Getting Over Your Anxiety About The Ask

Most people who are uncomfortable about asking for money, in other words, most people, have legitimate reasons for their anxiety. They see asking for money as invasive of the time or space of the person being solicited and presumptuous about the potential donor’s resources or friendliness to the cause or the organization.

People don’t like asking because they don’t like being asked.

During the National Catholic Development Conference’s annual event, Brian Saber, president of Asking Matters, said that while the anxiety is real, it cannot be allowed to stand as an obstacle. He pointed to the following facts: empathy matters; asking in person is the most effective form of fundraising someone can perform; and, three out of four asks result in a gift of one type or another.

So, how then does one get past the difficulties about asking for money? Saber suggested keeping the following five points in mind:

  • Remember why you care.
  • Remember that you are only the messenger.
  • Start small to practice.
  • Recruit a partner.
  • Know your asking style. Are you an introvert or an extrovert? Are you fact based or detail oriented. Do you tend to rush to close a deal or can you relax and let things move slowly?

And, you’d better get ready to ask. The good news: 10,000 Baby Boomers will turn 65 every day for the next 20 years, and those Boomers represent one of the most affluent groups in society, good for $47 billion annually in charitable contributions.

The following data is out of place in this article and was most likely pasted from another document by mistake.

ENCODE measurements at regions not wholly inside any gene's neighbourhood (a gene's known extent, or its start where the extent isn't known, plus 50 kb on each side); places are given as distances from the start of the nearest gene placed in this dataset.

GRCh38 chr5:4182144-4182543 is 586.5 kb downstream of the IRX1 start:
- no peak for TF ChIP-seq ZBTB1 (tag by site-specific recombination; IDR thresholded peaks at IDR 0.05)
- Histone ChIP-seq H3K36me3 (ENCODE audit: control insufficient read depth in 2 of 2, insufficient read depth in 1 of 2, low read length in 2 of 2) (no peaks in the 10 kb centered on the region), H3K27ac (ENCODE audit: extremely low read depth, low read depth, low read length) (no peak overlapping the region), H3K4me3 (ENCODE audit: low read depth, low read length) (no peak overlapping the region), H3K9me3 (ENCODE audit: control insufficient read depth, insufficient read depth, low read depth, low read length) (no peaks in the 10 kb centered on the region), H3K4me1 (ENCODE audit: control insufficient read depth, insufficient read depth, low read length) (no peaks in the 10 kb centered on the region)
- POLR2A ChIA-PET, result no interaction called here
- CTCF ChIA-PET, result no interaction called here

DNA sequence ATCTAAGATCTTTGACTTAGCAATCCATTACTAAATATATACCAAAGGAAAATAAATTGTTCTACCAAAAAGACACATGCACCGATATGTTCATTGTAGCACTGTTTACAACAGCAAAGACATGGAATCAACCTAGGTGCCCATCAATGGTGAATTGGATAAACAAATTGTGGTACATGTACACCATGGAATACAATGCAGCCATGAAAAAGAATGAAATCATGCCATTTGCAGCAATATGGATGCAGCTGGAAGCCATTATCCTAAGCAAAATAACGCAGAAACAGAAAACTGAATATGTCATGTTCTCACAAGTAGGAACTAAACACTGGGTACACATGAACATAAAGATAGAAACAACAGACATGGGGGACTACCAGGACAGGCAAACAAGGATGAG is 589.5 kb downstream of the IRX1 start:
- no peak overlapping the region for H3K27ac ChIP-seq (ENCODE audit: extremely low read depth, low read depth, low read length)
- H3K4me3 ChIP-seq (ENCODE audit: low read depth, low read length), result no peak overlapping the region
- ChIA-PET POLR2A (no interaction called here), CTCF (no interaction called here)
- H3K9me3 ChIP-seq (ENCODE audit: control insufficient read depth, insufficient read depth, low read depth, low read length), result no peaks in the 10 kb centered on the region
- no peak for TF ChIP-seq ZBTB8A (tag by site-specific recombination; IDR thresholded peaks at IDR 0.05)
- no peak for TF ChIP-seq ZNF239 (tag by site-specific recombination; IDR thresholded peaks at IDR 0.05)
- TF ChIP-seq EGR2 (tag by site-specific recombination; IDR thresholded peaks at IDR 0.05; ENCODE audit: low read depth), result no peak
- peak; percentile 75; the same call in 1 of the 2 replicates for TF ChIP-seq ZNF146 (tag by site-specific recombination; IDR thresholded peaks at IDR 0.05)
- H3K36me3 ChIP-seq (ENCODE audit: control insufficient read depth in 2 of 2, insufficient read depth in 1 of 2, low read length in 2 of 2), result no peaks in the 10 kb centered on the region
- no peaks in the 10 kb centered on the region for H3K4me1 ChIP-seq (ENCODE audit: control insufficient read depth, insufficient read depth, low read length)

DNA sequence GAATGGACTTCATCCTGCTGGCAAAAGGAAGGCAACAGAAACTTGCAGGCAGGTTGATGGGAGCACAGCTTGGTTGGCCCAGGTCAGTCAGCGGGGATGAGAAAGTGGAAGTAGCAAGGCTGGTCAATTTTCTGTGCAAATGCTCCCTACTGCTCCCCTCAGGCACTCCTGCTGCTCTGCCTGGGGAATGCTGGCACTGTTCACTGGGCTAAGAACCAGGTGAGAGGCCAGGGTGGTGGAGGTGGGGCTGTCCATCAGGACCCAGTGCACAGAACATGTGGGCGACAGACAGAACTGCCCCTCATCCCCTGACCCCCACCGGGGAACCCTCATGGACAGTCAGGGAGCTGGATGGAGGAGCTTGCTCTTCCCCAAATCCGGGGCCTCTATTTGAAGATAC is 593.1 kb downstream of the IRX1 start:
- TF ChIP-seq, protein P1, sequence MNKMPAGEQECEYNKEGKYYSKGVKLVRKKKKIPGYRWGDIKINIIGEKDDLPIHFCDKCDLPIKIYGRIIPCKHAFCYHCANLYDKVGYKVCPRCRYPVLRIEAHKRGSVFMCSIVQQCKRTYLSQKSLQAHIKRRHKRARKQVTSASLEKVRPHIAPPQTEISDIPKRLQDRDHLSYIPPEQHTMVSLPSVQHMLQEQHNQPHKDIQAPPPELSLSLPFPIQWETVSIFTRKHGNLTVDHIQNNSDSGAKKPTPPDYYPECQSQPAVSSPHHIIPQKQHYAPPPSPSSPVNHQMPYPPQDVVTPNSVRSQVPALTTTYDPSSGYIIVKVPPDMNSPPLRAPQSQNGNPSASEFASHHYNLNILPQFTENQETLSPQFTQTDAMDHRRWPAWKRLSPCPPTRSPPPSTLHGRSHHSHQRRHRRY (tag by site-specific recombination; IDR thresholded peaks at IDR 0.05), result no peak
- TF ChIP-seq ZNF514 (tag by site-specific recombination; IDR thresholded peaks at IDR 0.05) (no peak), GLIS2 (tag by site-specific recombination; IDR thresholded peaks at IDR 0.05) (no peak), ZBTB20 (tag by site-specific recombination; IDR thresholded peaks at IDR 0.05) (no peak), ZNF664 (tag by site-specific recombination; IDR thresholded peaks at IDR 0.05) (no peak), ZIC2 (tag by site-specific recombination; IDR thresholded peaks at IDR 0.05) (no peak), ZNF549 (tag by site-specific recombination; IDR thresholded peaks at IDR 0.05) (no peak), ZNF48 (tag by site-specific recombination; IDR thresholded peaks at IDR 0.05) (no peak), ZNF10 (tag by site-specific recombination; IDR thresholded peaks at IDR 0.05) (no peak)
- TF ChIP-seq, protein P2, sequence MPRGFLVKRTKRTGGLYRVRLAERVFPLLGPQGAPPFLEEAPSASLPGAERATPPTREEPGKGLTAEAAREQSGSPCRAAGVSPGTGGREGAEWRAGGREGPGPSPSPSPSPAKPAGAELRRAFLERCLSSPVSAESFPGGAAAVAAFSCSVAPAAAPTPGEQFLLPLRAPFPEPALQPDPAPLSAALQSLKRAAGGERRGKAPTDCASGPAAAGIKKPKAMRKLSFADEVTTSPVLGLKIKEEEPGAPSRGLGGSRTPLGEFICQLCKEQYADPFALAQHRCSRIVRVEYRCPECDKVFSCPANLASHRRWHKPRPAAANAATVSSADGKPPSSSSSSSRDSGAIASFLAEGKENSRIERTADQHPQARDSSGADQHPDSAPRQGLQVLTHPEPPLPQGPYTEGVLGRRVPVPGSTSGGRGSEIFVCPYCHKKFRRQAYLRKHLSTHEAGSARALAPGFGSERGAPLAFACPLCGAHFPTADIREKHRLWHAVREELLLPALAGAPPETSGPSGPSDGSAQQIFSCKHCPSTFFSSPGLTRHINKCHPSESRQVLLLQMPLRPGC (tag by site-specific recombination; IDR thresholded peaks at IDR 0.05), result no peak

The bad news: they’re giving less each year, not more.

Larry Meltzer, agency principal and creative director of MM2 Public Relations, shared the good and bad news. He also said it is possible for nonprofit fundraisers to reverse the negative trend, but to do so they must understand why a caring, committed group pulled back on its philanthropic giving.

Meltzer attributed it to five factors:

  • The economic situation. Between 2007 and 2009, Boomers aged 55-64 experienced a 23.9 percent income drop and Boomers aged 45-54 experienced a 17.6 percent income drop.
  • Life stage. Boomers are struggling to save for retirement. They are struggling because of the Great Recession, reduced savings and high levels of debt.
  • More choices. 400,000 new nonprofits were created in the last decade. The number of public charities is up 50 percent, so there is now approximately one nonprofit for every 175 Americans.
  • Information consumption. Boomers spend 27 hours a week online. Social network use doubled in 2011 among users 50 and older.
  • Information access. Boomers are more educated, and they think more analytically than previous donors.